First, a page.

Millennials are defined as being born after 1985. They are the next generation of parents, and therefore guardians of what we hold dear – our culture, our lifestyles, and our sense of right and wrong. They are also, however, the most talked about group of human beings since the history of the world.
Who are Millennials?
Millennials are the first generation to grow up soaked in social media, and technology. They come across as egocentric, lazy, apathetic, and well, the list goes on.
These are the young employees who struggle to keep a 9 to 5 job, and show up for five days straight. They don’t understand they are not perfect, special or gifted. In fact, Millennials may be the reason why so many grandparents move away from home! Who would want to be living near such self-absorbed creatures?
As well, older workers are often flabbergasted at the poor work ethic of Millennials. They often find themselves having to pick up after them, cover for them, and become increasingly frustrated by their poor work habits.
Whose fault is it?
While much has been said about the faults of Millennials and who’s to blame, isn’t it about time we started discussing how to ensure the next generation don’t follow the same path?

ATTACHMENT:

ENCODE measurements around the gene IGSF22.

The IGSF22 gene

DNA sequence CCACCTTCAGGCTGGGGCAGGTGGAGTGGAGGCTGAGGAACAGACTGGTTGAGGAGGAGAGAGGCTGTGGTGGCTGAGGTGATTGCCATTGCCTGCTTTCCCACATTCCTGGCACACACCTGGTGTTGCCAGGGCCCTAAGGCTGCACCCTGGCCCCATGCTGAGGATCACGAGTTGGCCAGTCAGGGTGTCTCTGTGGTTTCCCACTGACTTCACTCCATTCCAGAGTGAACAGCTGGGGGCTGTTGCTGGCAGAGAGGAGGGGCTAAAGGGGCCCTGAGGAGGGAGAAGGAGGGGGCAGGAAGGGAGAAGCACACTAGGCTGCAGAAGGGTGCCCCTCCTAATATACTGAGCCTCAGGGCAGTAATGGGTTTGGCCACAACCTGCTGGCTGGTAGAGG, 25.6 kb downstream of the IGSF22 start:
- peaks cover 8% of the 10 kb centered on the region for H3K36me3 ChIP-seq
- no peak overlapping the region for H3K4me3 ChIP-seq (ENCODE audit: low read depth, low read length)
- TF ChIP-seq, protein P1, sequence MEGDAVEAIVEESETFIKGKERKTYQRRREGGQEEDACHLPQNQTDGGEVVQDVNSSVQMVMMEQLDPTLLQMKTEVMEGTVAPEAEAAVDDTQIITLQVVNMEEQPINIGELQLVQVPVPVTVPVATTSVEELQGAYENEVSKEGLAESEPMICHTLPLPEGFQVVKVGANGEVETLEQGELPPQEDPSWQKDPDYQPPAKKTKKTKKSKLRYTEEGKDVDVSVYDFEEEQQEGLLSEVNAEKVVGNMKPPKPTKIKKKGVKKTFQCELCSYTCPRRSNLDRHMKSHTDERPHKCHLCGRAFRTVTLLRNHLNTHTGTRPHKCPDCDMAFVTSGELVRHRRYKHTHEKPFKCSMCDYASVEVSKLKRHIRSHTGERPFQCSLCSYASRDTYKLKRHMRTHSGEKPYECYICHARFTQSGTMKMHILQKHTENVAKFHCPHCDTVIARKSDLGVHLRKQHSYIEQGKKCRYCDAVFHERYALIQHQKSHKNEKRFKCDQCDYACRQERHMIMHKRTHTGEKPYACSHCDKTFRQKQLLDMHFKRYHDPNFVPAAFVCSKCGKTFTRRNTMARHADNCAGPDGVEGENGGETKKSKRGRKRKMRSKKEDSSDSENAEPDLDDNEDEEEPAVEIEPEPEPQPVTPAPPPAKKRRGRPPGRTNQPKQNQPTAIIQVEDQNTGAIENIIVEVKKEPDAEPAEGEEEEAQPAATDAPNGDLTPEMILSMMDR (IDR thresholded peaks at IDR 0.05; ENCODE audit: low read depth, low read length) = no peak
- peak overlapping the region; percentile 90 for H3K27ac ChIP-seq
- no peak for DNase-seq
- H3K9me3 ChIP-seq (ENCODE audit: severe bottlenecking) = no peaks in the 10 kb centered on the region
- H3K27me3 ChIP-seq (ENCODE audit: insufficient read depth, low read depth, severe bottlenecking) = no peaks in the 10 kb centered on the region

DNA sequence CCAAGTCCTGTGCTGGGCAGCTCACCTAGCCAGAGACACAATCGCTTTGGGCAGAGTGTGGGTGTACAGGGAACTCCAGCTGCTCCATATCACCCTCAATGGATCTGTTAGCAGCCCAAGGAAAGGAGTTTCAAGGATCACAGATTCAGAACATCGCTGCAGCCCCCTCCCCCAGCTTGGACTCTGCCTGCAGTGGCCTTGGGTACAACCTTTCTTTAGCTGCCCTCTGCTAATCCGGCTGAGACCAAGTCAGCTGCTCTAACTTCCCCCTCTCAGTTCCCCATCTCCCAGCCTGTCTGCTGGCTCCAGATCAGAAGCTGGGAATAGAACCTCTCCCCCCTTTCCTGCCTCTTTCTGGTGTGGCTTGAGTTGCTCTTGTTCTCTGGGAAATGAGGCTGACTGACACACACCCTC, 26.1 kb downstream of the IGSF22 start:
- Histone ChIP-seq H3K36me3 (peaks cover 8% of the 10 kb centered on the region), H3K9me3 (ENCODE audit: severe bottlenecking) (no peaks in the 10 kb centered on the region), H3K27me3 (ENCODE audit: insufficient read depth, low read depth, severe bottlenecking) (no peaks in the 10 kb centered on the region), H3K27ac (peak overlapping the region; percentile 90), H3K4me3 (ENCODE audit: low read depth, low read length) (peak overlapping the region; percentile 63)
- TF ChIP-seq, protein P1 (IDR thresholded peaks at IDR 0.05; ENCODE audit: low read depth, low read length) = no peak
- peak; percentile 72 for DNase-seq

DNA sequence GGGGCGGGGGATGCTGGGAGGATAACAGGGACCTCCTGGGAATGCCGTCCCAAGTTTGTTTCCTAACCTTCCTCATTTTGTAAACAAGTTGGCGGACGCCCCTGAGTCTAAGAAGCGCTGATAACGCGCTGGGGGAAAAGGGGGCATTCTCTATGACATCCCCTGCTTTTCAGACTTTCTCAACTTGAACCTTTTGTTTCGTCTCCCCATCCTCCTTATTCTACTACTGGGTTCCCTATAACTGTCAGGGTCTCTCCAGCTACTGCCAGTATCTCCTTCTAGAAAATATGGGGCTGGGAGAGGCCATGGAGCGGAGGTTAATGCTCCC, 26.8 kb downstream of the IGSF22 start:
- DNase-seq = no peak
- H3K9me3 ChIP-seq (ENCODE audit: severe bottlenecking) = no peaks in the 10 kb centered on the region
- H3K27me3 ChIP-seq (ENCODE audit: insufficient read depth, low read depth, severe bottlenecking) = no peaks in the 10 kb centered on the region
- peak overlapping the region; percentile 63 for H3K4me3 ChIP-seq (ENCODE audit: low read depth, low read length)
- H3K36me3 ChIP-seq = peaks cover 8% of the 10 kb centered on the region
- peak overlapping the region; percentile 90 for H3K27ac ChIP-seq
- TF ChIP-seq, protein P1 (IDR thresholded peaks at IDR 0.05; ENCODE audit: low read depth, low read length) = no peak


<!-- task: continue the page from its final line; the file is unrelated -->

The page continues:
As grandparents we have a responsibility or duty to help bring up our grandchildren. We may not feel wanted at times or we may be accused of interfering, but we still feel an overwhelming sense of responsibility all the same.
Why should we care?
We all should care when a section of the population is not happy or is suffering. We would care if an ethnic group were being oppressed or if a rare animal was endangered.
Many people find it difficult to relate or show compassion to a group of people who are regularly deemed as being privileged and spoilt.
However, depression and suicide are higher in Millennials than any other group, and for that reason alone we should care.
Is it their fault?
In a very enlightening video, Simon Sinek discusses the problems of Millennials states that they are not to blame for how they turned out. He blames a series of things like poor parenting, money driven companies, the addiction to social media, and more.
The video is bedded below so you can watch it and make up your own mind.
I, for one, think we are all responsible for our own behavior. We were raised to know that when we make a mistake it is our own fault. Having said that, Sinek does raise some interesting issues especially in regards to the addictive nature of social media.
What can we grandparents do?
Courage and resilience are virtues which need to be practiced. We need to help our grandchildren understand that they can have everything they want. We need to give them tasks they can do, and let them fail, rethink the task, and try again. We need to encourage our grandchildren to keep trying and be patient. They need to learn that good things take time, sometimes a long time, but they are worth working towards.